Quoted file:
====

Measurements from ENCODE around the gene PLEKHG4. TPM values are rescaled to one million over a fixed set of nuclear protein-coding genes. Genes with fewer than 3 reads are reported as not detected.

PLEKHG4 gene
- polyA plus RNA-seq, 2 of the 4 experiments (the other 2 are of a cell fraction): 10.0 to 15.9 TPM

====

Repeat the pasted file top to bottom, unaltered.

Measurements from ENCODE around the gene PLEKHG4. TPM values are rescaled to one million over a fixed set of nuclear protein-coding genes. Genes with fewer than 3 reads are reported as not detected.

PLEKHG4 gene
- polyA plus RNA-seq, 2 of the 4 experiments (the other 2 are of a cell fraction): 10.0 to 15.9 TPM